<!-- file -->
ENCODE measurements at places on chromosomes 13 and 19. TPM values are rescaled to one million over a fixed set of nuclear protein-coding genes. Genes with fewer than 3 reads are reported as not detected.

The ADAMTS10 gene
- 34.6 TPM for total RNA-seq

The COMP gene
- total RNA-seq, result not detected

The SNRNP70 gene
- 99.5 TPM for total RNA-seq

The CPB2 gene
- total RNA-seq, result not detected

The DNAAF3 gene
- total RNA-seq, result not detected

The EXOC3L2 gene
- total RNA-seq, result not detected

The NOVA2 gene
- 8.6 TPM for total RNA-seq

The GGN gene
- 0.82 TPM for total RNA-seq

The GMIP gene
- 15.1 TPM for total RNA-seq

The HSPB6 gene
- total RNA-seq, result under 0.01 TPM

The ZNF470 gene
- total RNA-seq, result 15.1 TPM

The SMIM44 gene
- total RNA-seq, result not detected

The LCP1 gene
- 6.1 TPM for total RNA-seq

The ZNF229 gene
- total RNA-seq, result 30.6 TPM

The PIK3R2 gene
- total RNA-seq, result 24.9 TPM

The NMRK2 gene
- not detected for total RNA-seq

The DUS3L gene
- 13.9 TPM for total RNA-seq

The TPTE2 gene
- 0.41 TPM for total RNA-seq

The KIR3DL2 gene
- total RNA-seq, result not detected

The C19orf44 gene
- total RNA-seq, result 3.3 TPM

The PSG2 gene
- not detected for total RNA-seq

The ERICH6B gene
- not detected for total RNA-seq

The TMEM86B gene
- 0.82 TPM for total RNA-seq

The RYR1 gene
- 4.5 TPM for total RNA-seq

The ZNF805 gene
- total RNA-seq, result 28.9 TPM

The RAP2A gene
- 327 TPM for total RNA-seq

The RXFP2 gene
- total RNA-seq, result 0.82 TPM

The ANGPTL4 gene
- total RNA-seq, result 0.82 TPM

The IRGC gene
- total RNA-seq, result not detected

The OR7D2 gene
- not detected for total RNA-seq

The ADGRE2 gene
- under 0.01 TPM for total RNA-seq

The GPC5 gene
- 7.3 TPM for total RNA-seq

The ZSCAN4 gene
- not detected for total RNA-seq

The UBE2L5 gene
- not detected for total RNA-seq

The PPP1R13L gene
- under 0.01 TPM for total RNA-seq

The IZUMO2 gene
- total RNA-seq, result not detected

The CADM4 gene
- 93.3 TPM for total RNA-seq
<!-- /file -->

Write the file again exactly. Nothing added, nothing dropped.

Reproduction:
ENCODE measurements at places on chromosomes 13 and 19. TPM values are rescaled to one million over a fixed set of nuclear protein-coding genes. Genes with fewer than 3 reads are reported as not detected.

The ADAMTS10 gene
- 34.6 TPM for total RNA-seq

The COMP gene
- total RNA-seq, result not detected

The SNRNP70 gene
- 99.5 TPM for total RNA-seq

The CPB2 gene
- total RNA-seq, result not detected

The DNAAF3 gene
- total RNA-seq, result not detected

The EXOC3L2 gene
- total RNA-seq, result not detected

The NOVA2 gene
- 8.6 TPM for total RNA-seq

The GGN gene
- 0.82 TPM for total RNA-seq

The GMIP gene
- 15.1 TPM for total RNA-seq

The HSPB6 gene
- total RNA-seq, result under 0.01 TPM

The ZNF470 gene
- total RNA-seq, result 15.1 TPM

The SMIM44 gene
- total RNA-seq, result not detected

The LCP1 gene
- 6.1 TPM for total RNA-seq

The ZNF229 gene
- total RNA-seq, result 30.6 TPM

The PIK3R2 gene
- total RNA-seq, result 24.9 TPM

The NMRK2 gene
- not detected for total RNA-seq

The DUS3L gene
- 13.9 TPM for total RNA-seq

The TPTE2 gene
- 0.41 TPM for total RNA-seq

The KIR3DL2 gene
- total RNA-seq, result not detected

The C19orf44 gene
- total RNA-seq, result 3.3 TPM

The PSG2 gene
- not detected for total RNA-seq

The ERICH6B gene
- not detected for total RNA-seq

The TMEM86B gene
- 0.82 TPM for total RNA-seq

The RYR1 gene
- 4.5 TPM for total RNA-seq

The ZNF805 gene
- total RNA-seq, result 28.9 TPM

The RAP2A gene
- 327 TPM for total RNA-seq

The RXFP2 gene
- total RNA-seq, result 0.82 TPM

The ANGPTL4 gene
- total RNA-seq, result 0.82 TPM

The IRGC gene
- total RNA-seq, result not detected

The OR7D2 gene
- not detected for total RNA-seq

The ADGRE2 gene
- under 0.01 TPM for total RNA-seq

The GPC5 gene
- 7.3 TPM for total RNA-seq

The ZSCAN4 gene
- not detected for total RNA-seq

The UBE2L5 gene
- not detected for total RNA-seq

The PPP1R13L gene
- under 0.01 TPM for total RNA-seq

The IZUMO2 gene
- total RNA-seq, result not detected

The CADM4 gene
- 93.3 TPM for total RNA-seq